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Old February 19, 2013, 02:54 AM   #1
willmc33
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1911 parts help. Springfield Mil Spec starting point.

Completely new to upgrading parts to a 1911 so unsure what works where and with what. My pistol that I plan on upgrading a few parts for is a Springfield Armory Mil Spec 1911-A1. My question is does one 1911 part fit basically any 1911 style pistol. I noticed looking at some of the extended beavertail grip safeties that they said Series 70 or series 80 etc... Dont know the difference but since they mostly look fundamentally the same I would assume they would fit but you know what they say about assumptions. Parts I would be interested in changing first would be the trigger, grip safety, thumb safety, sights. Any information steering me in the right direction on these upgrades or any others I would benefit from or you can reccomend are greatly appreciated. Thank you in advance.
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Old February 19, 2013, 06:38 AM   #2
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Looking alike on the outside doesn't count. There are internal differences between series 80 and70 pistols that make a big difference.

My experience with "upgrading" good 1911's with drop in parts has not been good. In each case the overall function and reliability was hurt.
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Old February 19, 2013, 07:00 AM   #3
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You've picked a bad example with the beavertail safety. They require fitting, most of the time a simple stroke with a file, but if you find a "drop-in" beavertail, you've gotten lucky. Or unlucky if it fits but doesn't work.

Most of the other 1911 parts are forgiving, but that beavertail isn't.
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Old February 19, 2013, 07:03 AM   #4
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Your gun is a series 70, I would have a good gun smith fit the parts you want to change if you have no experience doing it.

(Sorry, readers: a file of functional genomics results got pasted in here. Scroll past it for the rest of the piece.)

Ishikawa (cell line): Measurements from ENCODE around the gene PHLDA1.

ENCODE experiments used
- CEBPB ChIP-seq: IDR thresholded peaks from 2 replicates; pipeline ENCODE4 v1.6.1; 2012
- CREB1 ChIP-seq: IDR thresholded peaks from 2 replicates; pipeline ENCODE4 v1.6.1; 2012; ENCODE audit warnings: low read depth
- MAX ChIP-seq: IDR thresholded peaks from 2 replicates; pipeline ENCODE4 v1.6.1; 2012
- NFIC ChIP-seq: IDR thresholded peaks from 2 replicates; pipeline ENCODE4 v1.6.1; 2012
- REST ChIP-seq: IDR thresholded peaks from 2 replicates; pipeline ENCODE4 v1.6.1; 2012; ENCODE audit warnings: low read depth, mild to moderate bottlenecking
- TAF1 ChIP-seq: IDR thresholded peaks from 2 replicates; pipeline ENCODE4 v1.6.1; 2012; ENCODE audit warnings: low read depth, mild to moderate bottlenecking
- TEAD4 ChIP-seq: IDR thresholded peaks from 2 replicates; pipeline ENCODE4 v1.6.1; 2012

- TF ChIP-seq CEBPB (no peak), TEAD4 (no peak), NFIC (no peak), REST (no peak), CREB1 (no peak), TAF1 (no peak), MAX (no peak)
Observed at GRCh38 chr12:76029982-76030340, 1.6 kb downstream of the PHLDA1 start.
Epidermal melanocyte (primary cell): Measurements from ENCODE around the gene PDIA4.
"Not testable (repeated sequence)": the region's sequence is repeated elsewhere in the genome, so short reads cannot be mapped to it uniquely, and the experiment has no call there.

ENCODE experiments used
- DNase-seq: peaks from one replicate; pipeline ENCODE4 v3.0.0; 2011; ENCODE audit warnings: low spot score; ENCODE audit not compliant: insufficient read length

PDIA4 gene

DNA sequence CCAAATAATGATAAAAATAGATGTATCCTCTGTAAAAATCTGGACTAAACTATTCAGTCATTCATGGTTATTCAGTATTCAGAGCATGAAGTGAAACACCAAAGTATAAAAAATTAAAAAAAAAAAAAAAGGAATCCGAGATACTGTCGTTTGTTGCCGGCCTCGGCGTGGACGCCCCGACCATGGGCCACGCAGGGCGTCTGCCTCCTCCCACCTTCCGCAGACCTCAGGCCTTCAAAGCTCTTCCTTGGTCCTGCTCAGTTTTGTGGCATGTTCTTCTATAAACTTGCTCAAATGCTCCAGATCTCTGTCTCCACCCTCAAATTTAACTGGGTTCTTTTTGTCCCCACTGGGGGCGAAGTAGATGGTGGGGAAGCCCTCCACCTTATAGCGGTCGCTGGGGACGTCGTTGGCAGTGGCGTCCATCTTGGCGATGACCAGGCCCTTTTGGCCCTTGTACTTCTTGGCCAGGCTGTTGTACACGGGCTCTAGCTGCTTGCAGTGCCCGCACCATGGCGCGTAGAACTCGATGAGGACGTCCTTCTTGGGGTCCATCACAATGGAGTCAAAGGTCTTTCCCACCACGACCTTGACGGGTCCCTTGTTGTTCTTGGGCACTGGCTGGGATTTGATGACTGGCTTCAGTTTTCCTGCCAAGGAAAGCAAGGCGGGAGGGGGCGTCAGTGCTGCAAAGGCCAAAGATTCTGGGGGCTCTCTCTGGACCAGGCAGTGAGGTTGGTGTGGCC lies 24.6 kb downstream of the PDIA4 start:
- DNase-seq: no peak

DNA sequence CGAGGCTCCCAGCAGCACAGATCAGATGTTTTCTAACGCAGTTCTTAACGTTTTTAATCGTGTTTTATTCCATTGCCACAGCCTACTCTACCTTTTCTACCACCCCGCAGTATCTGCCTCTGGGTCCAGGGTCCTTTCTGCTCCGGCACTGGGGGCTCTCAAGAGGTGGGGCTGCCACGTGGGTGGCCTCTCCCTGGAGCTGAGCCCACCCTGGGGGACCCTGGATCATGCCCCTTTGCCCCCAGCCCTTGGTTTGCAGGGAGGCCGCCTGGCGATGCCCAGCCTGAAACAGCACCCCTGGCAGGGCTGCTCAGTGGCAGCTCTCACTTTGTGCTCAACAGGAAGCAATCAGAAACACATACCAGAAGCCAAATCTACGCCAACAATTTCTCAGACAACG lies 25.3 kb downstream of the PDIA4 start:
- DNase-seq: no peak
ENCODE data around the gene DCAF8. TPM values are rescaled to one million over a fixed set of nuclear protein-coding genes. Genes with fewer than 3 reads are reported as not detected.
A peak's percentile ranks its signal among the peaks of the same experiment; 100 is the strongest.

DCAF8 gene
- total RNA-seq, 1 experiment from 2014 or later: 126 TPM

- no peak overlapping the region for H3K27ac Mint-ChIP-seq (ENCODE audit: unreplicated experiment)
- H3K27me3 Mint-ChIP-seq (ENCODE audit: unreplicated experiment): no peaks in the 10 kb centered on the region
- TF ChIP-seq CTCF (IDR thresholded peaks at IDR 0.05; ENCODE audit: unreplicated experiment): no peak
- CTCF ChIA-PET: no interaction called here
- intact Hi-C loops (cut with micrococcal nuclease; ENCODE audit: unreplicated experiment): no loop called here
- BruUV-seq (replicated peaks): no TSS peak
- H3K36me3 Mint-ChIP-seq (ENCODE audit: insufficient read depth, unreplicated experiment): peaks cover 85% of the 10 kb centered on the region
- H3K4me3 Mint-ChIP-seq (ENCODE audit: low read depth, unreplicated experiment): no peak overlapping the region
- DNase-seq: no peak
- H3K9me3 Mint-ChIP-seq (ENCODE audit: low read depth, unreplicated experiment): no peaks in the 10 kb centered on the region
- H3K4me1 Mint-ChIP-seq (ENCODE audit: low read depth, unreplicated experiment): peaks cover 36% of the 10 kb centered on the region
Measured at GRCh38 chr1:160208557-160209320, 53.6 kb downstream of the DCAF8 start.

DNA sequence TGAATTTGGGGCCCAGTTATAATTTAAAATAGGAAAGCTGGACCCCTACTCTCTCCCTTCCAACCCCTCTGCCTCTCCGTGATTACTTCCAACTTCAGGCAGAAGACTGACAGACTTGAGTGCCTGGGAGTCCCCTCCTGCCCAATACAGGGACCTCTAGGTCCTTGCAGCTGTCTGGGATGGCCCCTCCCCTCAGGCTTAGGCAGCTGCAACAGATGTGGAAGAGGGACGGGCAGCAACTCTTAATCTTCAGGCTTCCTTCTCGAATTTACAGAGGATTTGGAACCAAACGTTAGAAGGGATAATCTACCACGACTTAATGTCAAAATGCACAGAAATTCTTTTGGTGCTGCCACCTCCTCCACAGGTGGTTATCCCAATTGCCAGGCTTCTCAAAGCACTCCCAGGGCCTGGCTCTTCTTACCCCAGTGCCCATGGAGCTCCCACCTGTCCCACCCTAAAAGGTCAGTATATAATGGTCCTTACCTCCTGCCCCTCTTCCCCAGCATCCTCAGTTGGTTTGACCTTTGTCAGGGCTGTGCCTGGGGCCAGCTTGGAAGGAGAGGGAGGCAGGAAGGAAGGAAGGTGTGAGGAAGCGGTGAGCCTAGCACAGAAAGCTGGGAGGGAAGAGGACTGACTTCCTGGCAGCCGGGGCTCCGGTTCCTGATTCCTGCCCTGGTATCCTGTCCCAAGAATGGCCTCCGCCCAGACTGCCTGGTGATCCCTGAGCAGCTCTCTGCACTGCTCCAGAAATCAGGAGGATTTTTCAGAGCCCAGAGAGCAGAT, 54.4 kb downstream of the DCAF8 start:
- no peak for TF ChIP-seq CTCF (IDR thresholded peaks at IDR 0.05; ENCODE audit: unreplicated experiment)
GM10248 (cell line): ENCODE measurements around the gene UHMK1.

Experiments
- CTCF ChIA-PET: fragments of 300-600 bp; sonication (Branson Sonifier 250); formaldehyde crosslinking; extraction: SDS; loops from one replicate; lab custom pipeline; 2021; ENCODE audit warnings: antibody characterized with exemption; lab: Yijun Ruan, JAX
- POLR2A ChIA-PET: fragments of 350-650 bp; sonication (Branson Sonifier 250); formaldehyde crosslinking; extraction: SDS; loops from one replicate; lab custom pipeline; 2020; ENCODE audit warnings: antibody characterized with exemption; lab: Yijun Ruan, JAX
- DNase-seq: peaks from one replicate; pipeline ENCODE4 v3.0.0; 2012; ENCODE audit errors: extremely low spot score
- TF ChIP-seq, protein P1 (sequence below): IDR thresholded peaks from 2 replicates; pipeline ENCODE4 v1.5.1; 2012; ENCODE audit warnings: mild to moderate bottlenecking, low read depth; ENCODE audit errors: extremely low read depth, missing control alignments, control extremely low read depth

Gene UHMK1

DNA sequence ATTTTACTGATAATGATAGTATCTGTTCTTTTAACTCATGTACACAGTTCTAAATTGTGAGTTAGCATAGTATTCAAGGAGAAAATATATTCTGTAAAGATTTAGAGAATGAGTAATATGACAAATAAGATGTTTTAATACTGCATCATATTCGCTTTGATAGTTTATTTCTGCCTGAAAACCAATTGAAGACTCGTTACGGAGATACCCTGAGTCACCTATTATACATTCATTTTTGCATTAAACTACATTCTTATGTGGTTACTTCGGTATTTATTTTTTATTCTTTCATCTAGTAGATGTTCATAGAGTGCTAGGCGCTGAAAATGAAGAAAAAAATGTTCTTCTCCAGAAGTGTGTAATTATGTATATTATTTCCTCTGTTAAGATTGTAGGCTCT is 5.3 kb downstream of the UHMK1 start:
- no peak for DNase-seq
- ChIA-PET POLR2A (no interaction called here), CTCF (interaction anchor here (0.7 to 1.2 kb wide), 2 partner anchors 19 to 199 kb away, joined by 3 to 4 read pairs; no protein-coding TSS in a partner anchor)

I have that gun and changed to a flat main spring houseing, a different thumb saftey and a new trigger. These are things that I wanted and not things I needed.
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Old February 19, 2013, 10:00 AM   #5
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More precisely, it's NOT a Series 80. Most Series 80 parts, such as grip safeties and extractors, will fit and work on non-S80 guns.
The beavertail grip safety, as popular as it is, is one of the most misunderstood "1911" parts on the market. The Mil-Spec frame must be cut and contoured to install a beavertail, and you want to get the right part, or you won't get a good fit.
The S&A grip safety which requires cutting the frame with a .220" radius is designed specifically for the Mil-Spec frame, and will fit better than any of the more popular .250"-radius beavertails.
Triggers will usually need a little bit of file work to fit, as they are usually slightly oversize for a within-spec pistol.
The thumb safety will almost certainly need a bit of file work to fit, as they are also sligthly oversize.
Sighting options are almost limitless, but the Mil-Spec sights are really quite good. I removed the white dots from the rear sight on mine, and the resulting sight picture was better than some aftermarket sight sets that require milling new dovetails in the slide.
Get quality parts the first time, and that will save headaches in the long run.
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Old February 19, 2013, 11:02 AM   #6
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Please don't take this the wrong way.
Everyone has to start some place.
But, if you have to ask these kinds of questions, you really should not be messing with your gun, yet.
Bad things can happen.
At the very least, first get a copy of Kuhnhausen's book:
http://www.amazon.com/Colt-45-automa...11+gunsmithing
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Old February 19, 2013, 12:15 PM   #7
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You'll have to bob your spur hammer or change it out to use a beavertail.
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Old February 19, 2013, 01:15 PM   #8
willmc33
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Im definately not going to undertake the work myself. I was just looking over parts. I would absolutely have a gunsmith do all the fitting of the parts since I dont know what I am doing. Only part I would do myself is change grip panels.
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Old February 19, 2013, 06:25 PM   #9
g.willikers
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Why not just buy a model with the improvements, instead of paying gunsmith rates and rolling the dice as to the outcome?